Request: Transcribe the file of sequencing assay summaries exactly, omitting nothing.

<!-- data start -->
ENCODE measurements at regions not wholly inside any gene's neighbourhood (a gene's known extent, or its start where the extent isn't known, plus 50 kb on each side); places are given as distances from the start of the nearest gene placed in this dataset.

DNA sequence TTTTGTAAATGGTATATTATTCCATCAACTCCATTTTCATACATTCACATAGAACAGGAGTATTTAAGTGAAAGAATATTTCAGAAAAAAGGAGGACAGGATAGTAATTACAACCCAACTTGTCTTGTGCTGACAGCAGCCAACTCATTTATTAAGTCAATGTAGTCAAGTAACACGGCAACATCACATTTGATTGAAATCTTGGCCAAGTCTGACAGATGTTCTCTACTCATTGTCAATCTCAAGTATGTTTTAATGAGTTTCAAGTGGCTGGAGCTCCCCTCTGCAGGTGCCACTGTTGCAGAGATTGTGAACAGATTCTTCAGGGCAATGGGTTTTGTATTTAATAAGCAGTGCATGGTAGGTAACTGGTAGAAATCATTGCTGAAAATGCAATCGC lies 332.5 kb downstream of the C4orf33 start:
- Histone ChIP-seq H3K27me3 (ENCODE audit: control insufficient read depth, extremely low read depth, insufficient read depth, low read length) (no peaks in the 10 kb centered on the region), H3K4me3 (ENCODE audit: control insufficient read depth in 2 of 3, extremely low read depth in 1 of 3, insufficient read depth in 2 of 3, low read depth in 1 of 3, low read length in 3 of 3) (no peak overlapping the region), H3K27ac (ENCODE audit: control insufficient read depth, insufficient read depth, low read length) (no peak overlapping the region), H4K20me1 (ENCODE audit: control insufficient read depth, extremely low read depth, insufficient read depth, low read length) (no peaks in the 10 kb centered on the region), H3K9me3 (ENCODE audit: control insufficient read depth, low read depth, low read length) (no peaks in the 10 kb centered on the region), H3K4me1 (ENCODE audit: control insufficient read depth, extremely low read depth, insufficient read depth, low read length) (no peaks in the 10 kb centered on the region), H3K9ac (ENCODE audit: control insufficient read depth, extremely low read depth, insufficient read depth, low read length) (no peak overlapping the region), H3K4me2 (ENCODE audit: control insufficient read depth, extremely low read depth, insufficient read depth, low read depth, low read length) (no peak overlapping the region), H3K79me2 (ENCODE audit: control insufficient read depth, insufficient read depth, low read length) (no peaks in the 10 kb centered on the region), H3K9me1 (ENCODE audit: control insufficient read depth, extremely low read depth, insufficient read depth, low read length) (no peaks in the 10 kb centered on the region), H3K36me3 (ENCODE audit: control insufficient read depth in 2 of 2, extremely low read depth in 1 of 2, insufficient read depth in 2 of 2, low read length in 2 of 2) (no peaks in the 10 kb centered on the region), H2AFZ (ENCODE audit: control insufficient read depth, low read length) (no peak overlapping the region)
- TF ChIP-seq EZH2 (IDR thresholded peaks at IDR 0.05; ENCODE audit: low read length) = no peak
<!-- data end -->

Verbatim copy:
ENCODE measurements at regions not wholly inside any gene's neighbourhood (a gene's known extent, or its start where the extent isn't known, plus 50 kb on each side); places are given as distances from the start of the nearest gene placed in this dataset.

DNA sequence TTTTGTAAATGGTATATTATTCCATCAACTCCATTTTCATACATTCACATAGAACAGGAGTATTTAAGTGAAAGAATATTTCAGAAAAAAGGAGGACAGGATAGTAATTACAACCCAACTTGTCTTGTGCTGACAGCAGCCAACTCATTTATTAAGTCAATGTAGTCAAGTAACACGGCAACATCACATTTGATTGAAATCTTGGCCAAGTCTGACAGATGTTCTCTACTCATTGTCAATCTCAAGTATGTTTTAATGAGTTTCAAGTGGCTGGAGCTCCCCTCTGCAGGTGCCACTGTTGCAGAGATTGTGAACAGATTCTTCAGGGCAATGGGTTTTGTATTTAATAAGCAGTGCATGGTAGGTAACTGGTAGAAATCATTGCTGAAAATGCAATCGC lies 332.5 kb downstream of the C4orf33 start:
- Histone ChIP-seq H3K27me3 (ENCODE audit: control insufficient read depth, extremely low read depth, insufficient read depth, low read length) (no peaks in the 10 kb centered on the region), H3K4me3 (ENCODE audit: control insufficient read depth in 2 of 3, extremely low read depth in 1 of 3, insufficient read depth in 2 of 3, low read depth in 1 of 3, low read length in 3 of 3) (no peak overlapping the region), H3K27ac (ENCODE audit: control insufficient read depth, insufficient read depth, low read length) (no peak overlapping the region), H4K20me1 (ENCODE audit: control insufficient read depth, extremely low read depth, insufficient read depth, low read length) (no peaks in the 10 kb centered on the region), H3K9me3 (ENCODE audit: control insufficient read depth, low read depth, low read length) (no peaks in the 10 kb centered on the region), H3K4me1 (ENCODE audit: control insufficient read depth, extremely low read depth, insufficient read depth, low read length) (no peaks in the 10 kb centered on the region), H3K9ac (ENCODE audit: control insufficient read depth, extremely low read depth, insufficient read depth, low read length) (no peak overlapping the region), H3K4me2 (ENCODE audit: control insufficient read depth, extremely low read depth, insufficient read depth, low read depth, low read length) (no peak overlapping the region), H3K79me2 (ENCODE audit: control insufficient read depth, insufficient read depth, low read length) (no peaks in the 10 kb centered on the region), H3K9me1 (ENCODE audit: control insufficient read depth, extremely low read depth, insufficient read depth, low read length) (no peaks in the 10 kb centered on the region), H3K36me3 (ENCODE audit: control insufficient read depth in 2 of 2, extremely low read depth in 1 of 2, insufficient read depth in 2 of 2, low read length in 2 of 2) (no peaks in the 10 kb centered on the region), H2AFZ (ENCODE audit: control insufficient read depth, low read length) (no peak overlapping the region)
- TF ChIP-seq EZH2 (IDR thresholded peaks at IDR 0.05; ENCODE audit: low read length) = no peak